Huawei Sign

Commerce Secretary: Licenses For Companies to Sell Exports to Huawei Are Coming “Very Shortly”

The government has received over 200 requests from American companies to continue doing business with Huawei.

Amid intense negotiations with China over a possible trade deal, some American companies hoping to continue selling exports to tech giant Huawei will be granted licenses “very shortly,” Commerce Secretary Wilbur Ross said on Saturday.

In an interview with Bloomberg News, Ross said the government has received 260 requests from U.S. companies that want permission from the administration to sell to Huawei. The company, which provides many parts used in video surveillance and security systems, was placed on the Commerce Department’s “Entity List” in May for national security concerns. Dozens more were placed on the list last month, including several security technology companies like Dahua and Hikvision.

Organizations on the Entity List cannot purchase American software and products without special permission from the government, which Ross says “will be forthcoming very shortly.”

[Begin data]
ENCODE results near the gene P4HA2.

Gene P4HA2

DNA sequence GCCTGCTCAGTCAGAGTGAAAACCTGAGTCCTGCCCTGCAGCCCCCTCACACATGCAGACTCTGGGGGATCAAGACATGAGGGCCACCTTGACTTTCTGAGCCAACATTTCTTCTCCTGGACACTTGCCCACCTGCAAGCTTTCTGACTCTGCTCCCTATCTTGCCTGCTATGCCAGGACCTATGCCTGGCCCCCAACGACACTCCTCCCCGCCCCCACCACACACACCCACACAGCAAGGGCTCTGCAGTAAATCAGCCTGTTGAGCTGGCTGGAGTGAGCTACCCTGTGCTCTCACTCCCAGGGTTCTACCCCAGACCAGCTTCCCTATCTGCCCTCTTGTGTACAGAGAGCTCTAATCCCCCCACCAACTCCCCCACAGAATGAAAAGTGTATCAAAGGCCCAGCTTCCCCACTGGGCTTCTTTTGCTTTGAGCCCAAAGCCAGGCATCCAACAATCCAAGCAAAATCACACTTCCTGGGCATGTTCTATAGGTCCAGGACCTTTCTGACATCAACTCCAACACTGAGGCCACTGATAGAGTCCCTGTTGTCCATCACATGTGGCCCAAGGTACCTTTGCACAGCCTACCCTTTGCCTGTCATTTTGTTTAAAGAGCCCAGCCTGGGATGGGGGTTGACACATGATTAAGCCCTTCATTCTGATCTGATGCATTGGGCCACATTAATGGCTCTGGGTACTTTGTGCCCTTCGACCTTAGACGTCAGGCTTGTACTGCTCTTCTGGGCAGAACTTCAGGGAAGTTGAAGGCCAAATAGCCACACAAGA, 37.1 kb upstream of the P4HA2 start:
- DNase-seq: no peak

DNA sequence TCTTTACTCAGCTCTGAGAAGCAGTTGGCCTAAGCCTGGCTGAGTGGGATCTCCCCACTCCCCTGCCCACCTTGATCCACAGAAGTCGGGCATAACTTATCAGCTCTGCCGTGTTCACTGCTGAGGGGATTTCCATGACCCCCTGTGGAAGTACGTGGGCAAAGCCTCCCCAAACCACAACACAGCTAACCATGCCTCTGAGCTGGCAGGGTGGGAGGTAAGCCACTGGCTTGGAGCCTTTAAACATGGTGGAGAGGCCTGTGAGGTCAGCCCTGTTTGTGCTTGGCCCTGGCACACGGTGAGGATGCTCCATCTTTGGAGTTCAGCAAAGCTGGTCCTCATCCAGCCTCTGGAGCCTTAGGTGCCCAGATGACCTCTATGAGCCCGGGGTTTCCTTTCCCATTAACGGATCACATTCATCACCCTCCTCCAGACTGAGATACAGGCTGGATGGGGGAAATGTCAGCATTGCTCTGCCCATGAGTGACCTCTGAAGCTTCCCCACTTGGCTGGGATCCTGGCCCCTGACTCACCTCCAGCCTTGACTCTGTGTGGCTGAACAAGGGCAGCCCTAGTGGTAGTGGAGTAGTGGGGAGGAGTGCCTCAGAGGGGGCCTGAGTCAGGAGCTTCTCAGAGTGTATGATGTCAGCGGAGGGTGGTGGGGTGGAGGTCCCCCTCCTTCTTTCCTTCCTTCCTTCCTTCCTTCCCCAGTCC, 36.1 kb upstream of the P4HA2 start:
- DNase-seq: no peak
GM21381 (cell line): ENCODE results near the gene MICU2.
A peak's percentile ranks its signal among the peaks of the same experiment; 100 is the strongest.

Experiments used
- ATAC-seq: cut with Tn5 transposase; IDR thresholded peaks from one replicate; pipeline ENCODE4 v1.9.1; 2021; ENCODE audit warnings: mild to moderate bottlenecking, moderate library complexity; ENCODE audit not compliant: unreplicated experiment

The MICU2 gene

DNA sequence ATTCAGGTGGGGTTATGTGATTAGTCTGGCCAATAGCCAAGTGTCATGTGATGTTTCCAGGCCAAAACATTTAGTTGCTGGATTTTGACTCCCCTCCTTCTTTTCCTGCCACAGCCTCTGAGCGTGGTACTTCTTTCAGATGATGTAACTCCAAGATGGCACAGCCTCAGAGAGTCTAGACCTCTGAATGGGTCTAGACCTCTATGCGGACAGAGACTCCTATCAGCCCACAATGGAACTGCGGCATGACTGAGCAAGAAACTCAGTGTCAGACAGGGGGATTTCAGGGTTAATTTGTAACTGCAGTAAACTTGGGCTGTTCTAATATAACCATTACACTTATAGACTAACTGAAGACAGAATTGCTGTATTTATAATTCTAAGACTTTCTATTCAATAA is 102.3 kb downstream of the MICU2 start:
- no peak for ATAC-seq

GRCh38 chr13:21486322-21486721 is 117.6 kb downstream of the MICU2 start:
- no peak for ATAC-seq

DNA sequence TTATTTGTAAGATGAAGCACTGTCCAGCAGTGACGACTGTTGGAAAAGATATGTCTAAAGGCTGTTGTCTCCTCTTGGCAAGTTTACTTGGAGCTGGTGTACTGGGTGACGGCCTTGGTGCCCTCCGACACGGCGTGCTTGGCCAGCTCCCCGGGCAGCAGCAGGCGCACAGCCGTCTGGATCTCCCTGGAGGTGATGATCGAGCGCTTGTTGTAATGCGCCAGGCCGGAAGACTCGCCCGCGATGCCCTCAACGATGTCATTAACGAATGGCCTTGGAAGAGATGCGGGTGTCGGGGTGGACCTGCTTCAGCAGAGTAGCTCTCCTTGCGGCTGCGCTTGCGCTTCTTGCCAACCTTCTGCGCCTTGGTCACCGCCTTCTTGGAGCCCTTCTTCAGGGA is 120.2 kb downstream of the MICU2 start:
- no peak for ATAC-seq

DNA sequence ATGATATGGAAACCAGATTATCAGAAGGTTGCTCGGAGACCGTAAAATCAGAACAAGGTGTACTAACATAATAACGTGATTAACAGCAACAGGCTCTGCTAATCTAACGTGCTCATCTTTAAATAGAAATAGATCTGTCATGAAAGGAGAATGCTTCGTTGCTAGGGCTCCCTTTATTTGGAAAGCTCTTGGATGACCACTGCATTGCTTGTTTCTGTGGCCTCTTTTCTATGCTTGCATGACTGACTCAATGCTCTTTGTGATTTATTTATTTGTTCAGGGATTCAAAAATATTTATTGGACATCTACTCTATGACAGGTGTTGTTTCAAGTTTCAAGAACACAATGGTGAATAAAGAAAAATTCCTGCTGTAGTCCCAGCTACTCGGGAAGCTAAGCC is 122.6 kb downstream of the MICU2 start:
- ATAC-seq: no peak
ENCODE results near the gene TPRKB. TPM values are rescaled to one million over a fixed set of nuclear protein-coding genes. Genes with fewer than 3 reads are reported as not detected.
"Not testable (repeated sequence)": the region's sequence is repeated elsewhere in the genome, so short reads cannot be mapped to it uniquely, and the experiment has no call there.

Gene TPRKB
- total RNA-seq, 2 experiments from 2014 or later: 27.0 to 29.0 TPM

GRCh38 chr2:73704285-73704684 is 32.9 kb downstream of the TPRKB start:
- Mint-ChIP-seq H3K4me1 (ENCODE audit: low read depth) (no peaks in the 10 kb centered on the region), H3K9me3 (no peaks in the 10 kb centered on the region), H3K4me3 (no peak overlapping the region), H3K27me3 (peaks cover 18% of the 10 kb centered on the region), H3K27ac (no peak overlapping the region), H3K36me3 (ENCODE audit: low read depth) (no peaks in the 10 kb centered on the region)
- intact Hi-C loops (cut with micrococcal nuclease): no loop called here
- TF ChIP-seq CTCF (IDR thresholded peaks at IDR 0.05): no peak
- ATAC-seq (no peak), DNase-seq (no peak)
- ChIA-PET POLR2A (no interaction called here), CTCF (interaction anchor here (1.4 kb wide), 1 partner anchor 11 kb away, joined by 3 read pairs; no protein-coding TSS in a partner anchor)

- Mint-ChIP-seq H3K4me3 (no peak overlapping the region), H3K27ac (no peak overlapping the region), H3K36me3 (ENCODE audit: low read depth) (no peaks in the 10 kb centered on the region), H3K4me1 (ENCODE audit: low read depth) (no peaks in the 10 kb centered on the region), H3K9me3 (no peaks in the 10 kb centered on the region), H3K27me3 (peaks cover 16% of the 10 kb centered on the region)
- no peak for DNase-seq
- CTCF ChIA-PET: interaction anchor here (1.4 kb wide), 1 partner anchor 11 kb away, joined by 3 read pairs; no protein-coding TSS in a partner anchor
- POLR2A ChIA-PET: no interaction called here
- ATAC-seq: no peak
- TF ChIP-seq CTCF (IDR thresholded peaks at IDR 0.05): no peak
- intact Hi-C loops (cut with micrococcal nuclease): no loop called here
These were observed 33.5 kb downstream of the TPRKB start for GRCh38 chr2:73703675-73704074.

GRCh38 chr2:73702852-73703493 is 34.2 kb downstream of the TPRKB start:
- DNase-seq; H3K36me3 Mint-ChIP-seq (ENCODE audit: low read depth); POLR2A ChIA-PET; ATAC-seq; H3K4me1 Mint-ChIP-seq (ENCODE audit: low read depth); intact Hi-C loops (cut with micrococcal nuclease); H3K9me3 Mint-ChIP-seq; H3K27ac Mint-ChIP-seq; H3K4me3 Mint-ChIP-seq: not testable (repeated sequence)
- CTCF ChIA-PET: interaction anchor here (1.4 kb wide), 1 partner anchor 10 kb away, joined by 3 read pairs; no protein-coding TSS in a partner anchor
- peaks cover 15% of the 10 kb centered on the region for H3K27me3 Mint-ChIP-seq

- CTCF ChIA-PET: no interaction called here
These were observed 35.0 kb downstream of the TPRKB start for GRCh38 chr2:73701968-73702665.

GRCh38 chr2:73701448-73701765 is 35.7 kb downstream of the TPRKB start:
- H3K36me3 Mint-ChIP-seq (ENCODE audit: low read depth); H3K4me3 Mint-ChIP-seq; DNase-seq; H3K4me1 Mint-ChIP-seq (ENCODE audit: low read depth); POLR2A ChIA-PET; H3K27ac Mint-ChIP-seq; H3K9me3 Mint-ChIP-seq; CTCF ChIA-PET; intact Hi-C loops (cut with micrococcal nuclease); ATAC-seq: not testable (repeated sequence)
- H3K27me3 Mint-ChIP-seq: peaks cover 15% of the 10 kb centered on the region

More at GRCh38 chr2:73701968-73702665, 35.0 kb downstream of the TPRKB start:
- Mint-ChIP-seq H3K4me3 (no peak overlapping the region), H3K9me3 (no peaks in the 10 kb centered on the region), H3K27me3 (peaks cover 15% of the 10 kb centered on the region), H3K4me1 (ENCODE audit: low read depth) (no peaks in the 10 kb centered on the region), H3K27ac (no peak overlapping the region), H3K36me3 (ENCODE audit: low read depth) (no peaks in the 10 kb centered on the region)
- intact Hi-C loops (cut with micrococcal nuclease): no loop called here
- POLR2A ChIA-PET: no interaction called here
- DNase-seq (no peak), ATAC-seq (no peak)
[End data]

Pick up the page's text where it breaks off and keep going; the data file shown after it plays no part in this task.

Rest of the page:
“That’s a lot of applications -- it’s frankly more than we would’ve thought,” Ross said in the interview, referring to the number of license requests. “Remember too with entity lists there’s a presumption of denial. So the safe thing for these companies would be to assume denial, even though we will obviously approve quite a few of them.”

American business will likely take a hit if they are not allowed to continue some business with Huawei, since the company could buy some of its components from competitors in South Korea, Japan and Taiwan, according to Bloomberg.

President Donald Trump has expressed support for the licenses in the past. In June, after meeting with Chinese President Xi Jinping in Japan, Trump said that he had “easily” agreed to permit American companies to continue selling certain exports to Huawei. Later, the president said that he would accelerate the approval process for licenses.

Still, no licenses have been granted to U.S. firms, leaving several organizations in limbo over whether or not they will lose out on revenue from Huawei.

In addition, several rural telecommunications companies have expressed major concerns over the costs of replacing all Huawei equipment with other components. Lawmakers have introduced legislation to help with costs, and the Trump administration granted a 90-day extension for companies to do business with Huawei in August.

About the Author

Haley Samsel is an Associate Content Editor for the Infrastructure Solutions Group at 1105 Media.

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